Also... our Keynote Speaker that day is Michael Farris from HSLDA
and Patrick Henry College. His seminar is on College Prep Resources
that same day. Should be a great day for you to spend some time!"
-- JoJo Tabares -- http://www.ArtofEloquence.com

---

"I have my first in private college this year on scholarship and he
is loving it! So here are my tidbits for planning high school.

Rather than try to worry about and track credit hours, select books
and materials for each course. When those are completed, the course
is completed, and put it on their transcript -- just a record of
course name, grade, and a standard number of hours per semester.
(Most courses receive three hours, for science classes with a lab
it's four hours, and for honors classes, four hours or you give a
higher GPA). There's nothing to keep up with except whether they
finish the material (and bear in mind that many public school
teachers plan on only finishing 80% of a textbook in a year). This
simplifies your life tremendously and leaves room for flexibility
as well (a kid can finish 'sooner' or take more time as needed).

If your child is heading toward college, look at a few colleges he
or she might be interested in, see what the minimum required courses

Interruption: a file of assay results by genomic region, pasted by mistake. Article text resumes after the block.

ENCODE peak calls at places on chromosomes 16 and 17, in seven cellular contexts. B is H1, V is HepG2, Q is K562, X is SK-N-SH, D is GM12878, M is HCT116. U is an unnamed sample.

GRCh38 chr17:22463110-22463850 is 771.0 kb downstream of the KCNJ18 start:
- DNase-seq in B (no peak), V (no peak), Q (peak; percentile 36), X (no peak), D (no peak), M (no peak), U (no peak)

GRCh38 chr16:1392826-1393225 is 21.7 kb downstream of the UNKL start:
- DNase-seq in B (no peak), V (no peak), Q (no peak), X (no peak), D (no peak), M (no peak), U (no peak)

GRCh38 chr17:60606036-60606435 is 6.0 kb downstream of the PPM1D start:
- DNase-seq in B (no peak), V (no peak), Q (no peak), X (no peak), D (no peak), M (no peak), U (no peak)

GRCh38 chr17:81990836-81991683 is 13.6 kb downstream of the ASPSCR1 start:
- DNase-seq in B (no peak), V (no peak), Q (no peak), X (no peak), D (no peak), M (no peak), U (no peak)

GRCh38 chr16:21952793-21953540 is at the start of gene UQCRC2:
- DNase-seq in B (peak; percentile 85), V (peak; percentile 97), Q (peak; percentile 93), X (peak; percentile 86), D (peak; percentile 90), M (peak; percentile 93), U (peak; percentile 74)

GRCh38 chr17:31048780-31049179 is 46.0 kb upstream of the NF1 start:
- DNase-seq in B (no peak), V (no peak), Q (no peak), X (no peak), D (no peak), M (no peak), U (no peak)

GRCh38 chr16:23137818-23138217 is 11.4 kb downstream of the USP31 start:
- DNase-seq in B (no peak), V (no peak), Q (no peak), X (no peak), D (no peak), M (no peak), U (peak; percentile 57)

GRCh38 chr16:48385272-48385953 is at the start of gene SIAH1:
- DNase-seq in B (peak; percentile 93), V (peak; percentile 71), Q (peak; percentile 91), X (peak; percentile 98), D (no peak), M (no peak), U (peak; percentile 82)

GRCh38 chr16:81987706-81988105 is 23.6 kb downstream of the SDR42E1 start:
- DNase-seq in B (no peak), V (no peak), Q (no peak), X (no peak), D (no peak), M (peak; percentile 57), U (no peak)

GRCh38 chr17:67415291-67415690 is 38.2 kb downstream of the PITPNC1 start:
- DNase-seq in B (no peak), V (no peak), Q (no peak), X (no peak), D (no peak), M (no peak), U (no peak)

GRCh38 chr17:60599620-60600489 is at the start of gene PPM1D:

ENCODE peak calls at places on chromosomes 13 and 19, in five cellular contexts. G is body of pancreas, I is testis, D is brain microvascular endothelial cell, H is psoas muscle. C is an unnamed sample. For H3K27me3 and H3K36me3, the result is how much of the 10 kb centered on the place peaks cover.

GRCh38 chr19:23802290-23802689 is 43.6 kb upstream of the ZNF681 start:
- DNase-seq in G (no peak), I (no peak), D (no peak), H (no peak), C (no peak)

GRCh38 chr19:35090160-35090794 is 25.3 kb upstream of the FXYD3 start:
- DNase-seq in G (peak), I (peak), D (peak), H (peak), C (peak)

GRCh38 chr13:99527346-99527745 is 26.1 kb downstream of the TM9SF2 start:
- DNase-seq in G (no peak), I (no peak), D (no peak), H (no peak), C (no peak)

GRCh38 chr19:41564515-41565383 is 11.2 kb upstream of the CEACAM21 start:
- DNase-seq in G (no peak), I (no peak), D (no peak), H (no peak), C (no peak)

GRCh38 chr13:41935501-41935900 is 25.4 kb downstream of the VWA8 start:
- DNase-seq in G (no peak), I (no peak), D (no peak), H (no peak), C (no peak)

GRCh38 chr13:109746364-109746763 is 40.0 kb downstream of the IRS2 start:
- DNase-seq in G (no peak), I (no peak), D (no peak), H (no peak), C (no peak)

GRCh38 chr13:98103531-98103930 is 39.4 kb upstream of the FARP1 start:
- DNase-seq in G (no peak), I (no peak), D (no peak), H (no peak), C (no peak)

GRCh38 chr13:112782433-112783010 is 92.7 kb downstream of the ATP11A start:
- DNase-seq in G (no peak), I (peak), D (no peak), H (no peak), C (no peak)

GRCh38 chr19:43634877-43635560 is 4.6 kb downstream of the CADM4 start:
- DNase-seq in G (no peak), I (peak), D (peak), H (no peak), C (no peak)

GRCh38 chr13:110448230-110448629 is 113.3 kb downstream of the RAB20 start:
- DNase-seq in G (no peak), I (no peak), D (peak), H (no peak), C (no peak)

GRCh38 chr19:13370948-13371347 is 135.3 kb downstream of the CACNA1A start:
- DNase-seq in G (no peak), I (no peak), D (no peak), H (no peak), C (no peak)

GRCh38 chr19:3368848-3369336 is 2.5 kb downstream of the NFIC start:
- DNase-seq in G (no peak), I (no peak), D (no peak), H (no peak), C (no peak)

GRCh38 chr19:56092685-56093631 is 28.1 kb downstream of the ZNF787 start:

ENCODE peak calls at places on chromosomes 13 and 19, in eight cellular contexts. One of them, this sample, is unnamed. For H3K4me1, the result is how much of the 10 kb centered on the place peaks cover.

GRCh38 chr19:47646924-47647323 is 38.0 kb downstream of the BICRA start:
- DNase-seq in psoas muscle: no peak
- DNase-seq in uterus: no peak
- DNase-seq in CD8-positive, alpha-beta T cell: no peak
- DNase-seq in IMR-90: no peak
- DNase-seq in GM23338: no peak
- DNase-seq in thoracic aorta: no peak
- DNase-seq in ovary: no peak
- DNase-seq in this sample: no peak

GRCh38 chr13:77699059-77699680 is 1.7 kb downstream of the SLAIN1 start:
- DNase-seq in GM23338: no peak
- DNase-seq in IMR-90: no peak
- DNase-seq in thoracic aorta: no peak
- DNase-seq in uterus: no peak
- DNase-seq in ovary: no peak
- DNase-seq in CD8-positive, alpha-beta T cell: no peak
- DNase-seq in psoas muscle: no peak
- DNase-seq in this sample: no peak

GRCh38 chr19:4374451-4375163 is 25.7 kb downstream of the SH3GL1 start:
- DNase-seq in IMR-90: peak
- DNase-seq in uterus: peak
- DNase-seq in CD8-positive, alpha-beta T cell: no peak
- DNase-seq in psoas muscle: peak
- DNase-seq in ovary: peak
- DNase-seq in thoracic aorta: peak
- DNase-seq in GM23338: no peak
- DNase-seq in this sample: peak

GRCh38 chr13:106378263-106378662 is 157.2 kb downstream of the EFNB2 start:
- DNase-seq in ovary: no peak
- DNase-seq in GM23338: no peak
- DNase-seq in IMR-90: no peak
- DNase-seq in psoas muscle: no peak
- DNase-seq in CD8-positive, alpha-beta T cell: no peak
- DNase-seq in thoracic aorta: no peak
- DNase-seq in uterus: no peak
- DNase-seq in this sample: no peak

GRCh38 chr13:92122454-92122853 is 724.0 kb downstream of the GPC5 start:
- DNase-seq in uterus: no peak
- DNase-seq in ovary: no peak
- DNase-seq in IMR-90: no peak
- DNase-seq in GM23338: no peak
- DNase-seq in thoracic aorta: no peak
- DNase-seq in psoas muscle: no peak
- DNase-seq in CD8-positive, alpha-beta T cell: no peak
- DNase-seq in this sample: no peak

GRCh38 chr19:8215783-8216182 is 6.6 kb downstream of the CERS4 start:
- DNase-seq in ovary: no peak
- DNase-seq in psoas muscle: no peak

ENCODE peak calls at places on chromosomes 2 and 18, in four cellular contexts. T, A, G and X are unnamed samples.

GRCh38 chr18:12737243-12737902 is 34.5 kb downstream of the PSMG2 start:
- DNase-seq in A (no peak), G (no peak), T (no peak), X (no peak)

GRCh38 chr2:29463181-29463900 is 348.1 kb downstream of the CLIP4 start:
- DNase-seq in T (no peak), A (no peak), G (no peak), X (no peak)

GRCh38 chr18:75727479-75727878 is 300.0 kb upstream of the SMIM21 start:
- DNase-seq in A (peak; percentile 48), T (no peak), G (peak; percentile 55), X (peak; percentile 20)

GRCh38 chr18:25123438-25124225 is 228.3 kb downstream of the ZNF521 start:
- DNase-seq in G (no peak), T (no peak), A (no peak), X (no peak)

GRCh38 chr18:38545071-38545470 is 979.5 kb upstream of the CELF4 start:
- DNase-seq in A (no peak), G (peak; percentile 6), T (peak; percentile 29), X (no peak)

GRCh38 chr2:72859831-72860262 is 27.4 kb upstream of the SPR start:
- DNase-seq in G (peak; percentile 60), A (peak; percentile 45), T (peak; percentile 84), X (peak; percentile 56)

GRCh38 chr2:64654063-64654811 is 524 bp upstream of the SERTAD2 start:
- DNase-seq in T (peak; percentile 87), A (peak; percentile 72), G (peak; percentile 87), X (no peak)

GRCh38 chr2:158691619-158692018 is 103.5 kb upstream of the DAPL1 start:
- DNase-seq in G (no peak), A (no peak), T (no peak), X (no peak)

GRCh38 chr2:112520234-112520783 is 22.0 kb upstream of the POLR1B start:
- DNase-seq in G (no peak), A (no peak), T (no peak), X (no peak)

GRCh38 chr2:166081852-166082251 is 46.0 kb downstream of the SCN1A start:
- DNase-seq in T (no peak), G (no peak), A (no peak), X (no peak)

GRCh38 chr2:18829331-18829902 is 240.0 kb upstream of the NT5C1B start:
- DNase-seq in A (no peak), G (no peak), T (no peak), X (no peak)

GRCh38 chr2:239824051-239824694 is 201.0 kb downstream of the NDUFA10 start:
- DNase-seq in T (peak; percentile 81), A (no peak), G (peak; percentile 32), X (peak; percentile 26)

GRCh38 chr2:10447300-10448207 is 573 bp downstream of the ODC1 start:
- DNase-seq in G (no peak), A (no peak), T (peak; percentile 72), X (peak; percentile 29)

are for admission (how many maths, englishes, etc.), and plan for
those. Spend the remainder of the time letting your child study
the things they are interested in. Don't get trapped in the game of
'well, if three maths are good, then four or five or eighteen would
be better! Schools today like to see depth moreso than the breadth
that they used to. Colleges interested in homeschoolers are especi-
ally aware of the benefits of a student spending time in high school
digging into a favorite area of study.

Also most junior colleges love to have homeschoolers take classes
in high school -- the costs are reasonable, and the choices wide.
Just don't 'graduate' your student first. Add these courses to
your homeschooled transcript as they are completed, and they will
not affect financial aid for later college. It lets your student
'try out' college level work, shows a college they can do it, and
frees you up!" -- Babette in Colorado

---

"Jane -- I highly recommend 'Senior High: A Home-Designed Form+U+La'
by Barbara Edtl Shelton. Her website is www.homeschooloasis.com

Here is the page for homeschool high school in case you have trouble
finding it: http://www.homeschooloasis.com/high_school_helps_main.htm

It will answer all of your questions and give you MUCH more, like:

-- the section 'Out of Fear and Into Freedom' has articles for you
to read to ease the fears you may have about teaching High School
-- how to give grades
-- how to plan the graduation
-- how to keep records and the pages to scan, print and keep the